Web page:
Kai Tahu ki te rangi
Kai Te Ruahikihiki ki te whenua
Karanga mai! karanga mai! karanga mai!
Te marae o Ōtākou
Te whare e tū nei- Tamatea
Ko koe tēnei e haumaru i a tātou
i roto i te kaupapa, nāna i karanga;
kia tatū mai ai i te rangi nei;
Tū mai! tū mai! tū mai!
Thank you for your kōrero and your kind welcome to Richard and me. We are truly delighted to be here to acknowledge your long history as kaitiaki of this magnificent harbour.
And as Governor-General, representing our Head of State, King Charles III, how special to be where Korako and Karetai signed Te Tiriti o Waitangi in June 1840.
Thank you very much for inviting me to your Waitangi Day Festival this year.
As it happens, I couldn’t accept your invitation, as I had previously committed to being in Waitangi – but I understand you had record numbers here on the day, and the festival was a great success.
Looking ahead, I hope there will be opportunities to visit the other two Kai Tahu sites where Te Tiriti was signed in Te Waipounamu, and perhaps attend a Kai Tahu Waitangi Day Festival in the future.
In fulfilling my role, particularly in Te Waipounamu, I am privileged to be supported by the mana and wisdom of Ranui Ngarimu. I am immensely grateful, as I know Ranui has many demands on her time and is held in such high esteem – not just by Kai Tahu – but also across Aotearoa.
Last year, I was privileged to share special moments with Sir Tipene O’Regan – when he attended the funeral of Queen Elizabeth in London – and when I presented him with our nation’s highest Royal Honour, the Order of New Zealand, at Government House.
I am in awe of what Sir Tipene has achieved in his lifetime of service to Kai Tahu.
His legacy is in good hands, and the increasing influence and success of Kai Tahu can be measured in social, cultural, environmental and commercial terms.
Whether it be the whai rawa scheme, educational scholarships, trade-training and sustainable agriculture programmes; or the commitment to reduce carbon emissions and mitigate the impacts of global warming; or Kai Tahu involvement in farming, property, seafood, tourism, and retirement homes, your iwi development focusses on collective wellbeing ahead of short-term interest.
Fortunately, that kind of thinking is something that I see repeatedly in my engagement with iwi, the length and breadth of Aotearoa – and I am proud iwi Māori can lead the way in sustainable development.
It is one of the great privileges of my role to be welcomed onto marae around Aotearoa. I hear kōrero about the distinctive histories, culture and aspirations in their rohe. I hear about innovative iwi partnerships and plans for the future, and I see increasing confidence those goals will be met.
It’s my hope that I can play some small part in strengthening connections between our communities, in sharing what I have learned, and taking that knowledge with me when I represent Aotearoa internationally.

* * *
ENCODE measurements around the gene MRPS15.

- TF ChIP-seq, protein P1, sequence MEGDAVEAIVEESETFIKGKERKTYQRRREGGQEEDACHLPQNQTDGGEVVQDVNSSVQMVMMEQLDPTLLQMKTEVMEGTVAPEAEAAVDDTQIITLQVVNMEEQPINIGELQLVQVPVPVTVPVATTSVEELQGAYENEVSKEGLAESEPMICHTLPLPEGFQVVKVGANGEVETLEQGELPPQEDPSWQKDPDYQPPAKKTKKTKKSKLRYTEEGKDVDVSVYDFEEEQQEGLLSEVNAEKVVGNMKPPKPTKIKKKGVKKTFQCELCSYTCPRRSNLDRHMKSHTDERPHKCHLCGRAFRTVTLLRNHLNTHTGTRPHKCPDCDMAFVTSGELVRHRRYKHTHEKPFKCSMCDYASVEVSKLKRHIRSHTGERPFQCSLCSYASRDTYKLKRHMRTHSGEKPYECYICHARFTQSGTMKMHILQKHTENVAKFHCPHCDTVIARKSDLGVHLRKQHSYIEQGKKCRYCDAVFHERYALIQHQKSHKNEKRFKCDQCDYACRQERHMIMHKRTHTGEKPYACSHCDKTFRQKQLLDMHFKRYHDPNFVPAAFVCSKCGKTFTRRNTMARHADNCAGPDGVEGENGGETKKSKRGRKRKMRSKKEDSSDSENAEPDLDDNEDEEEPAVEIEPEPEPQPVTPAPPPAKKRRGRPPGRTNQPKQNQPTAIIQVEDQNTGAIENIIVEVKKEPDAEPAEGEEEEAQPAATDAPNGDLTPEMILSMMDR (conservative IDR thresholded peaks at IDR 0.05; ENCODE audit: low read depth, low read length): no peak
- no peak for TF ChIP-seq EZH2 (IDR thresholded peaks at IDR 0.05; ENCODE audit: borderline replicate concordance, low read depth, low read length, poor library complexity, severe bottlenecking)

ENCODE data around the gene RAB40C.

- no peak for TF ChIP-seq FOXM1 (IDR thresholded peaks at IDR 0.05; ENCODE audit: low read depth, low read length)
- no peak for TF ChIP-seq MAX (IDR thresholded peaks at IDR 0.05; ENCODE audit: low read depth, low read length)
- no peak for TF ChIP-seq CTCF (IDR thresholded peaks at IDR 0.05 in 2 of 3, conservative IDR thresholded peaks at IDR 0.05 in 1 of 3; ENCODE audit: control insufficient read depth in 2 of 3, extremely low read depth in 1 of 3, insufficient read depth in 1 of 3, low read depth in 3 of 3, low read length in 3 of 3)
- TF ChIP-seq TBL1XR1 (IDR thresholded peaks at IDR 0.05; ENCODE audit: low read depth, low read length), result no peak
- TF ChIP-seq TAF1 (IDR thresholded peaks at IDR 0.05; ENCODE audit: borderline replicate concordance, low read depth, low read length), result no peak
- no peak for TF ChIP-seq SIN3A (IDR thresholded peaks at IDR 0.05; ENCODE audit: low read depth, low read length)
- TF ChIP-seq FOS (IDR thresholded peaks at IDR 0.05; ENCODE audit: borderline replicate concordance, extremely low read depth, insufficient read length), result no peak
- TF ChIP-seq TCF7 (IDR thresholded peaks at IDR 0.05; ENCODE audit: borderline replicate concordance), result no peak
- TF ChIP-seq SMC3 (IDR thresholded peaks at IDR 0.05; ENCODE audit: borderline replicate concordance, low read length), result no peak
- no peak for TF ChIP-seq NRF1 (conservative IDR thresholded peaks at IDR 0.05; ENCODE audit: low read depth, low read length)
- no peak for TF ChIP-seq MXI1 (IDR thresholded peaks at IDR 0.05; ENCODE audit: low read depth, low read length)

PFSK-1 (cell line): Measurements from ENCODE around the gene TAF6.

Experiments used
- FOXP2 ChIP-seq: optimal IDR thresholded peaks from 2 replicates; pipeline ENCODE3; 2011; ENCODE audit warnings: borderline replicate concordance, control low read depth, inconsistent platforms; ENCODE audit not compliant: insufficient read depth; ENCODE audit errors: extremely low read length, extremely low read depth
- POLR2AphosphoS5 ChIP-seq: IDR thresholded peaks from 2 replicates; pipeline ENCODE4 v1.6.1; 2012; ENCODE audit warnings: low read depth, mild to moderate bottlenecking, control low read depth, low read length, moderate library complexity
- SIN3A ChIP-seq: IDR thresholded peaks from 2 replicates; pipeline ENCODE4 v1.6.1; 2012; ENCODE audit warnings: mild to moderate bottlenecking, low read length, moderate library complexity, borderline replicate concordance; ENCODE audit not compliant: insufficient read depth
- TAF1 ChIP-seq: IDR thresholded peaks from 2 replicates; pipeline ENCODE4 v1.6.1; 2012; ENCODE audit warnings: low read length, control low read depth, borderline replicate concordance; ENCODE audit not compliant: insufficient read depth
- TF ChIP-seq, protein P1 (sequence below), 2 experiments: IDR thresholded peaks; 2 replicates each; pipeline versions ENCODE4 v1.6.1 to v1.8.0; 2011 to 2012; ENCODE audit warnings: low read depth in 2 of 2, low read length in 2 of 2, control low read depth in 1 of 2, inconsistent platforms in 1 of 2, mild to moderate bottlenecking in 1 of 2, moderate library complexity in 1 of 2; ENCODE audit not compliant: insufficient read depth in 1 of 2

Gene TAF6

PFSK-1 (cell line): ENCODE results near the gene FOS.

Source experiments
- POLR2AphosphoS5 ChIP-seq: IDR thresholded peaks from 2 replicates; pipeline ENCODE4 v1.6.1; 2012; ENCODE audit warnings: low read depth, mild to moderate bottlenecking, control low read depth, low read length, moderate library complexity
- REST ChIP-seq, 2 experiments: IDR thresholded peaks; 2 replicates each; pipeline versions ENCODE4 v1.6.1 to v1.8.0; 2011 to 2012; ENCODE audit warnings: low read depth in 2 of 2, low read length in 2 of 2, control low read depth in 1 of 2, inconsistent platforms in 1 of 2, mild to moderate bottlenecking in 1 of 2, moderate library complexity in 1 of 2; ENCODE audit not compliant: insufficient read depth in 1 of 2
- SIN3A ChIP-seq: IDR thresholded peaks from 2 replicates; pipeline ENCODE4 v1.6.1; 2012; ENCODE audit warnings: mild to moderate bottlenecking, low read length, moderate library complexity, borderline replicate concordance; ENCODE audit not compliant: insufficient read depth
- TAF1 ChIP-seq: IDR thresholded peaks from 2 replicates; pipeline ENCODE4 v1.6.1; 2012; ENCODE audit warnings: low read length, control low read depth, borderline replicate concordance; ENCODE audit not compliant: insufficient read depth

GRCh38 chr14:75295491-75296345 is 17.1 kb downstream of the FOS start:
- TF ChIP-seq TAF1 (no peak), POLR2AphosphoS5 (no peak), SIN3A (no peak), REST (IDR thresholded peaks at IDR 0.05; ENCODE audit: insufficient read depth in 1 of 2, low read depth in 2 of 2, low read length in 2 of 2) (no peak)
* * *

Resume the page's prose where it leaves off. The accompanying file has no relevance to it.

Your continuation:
In several conversations I have had with King Charles, he has expressed a genuine interest in learning more about Matauranga Māori and indigenous responses to issues such as biodiversity loss and global warming.
Here in Aotearoa, recent extreme weather events have highlighted the crucial role marae play during times of crisis – as well as their extreme vulnerability when they are situated adjacent to rivers and the ocean.
You will remember how marae in Ōtautahi, Kaikoura and as far south as Arowhenua opened their doors to Māori and non-Māori alike following the devastating earthquakes of 2011 and 2016.
No doubt, Ōtākau Marae has provided space for first responders to congregate and organise themselves, as well as refuge for distressed and displaced people – and will do so in the future.
At this time of extraordinary challenge and uncertainty in our nation’s history, I am conscious that I am part of an increasing cohort of Māori leaders across many spheres of influence in Aotearoa.
Expectations are high, but I am confident that we have the talent and drive to keep up the momentum for positive change in the lead up to the bicentenary of Te Tiriti, in 2040.
By then, Māori are expected to make up 20 percent of the population of Aotearoa.
As the Dunedin Study has repeatedly confirmed, so many aspects of our life histories have profound impact on personal development.
There is clearly work to do to address intergenerational inequities to ensure Māori New Zealanders in 2040 are well equipped to fulfil their potential and contribute to the best of their abilities.
I fully appreciate and support the vision of Kai Tahu to foster economic, social and cultural wellbeing – and to focus on education as a tool to unlock potential and grow the leaders of tomorrow.
During my term of office, my strategic priorities are te taiao, kotahitanga and oranga, underpinned by my commitment to kaitiakitanga, whanaungatanga and manaakitanga.
I can and do take opportunities to reinforce and encourage those values and behaviours that contribute to the wellbeing of New Zealanders and our natural world.
Thank you for everything you do to uphold and strengthen the heritage, vision and whanaungatanga of Kai Tahu in Ōtākou, and I wish you all the very best in supporting your rangatahi and the generations to come.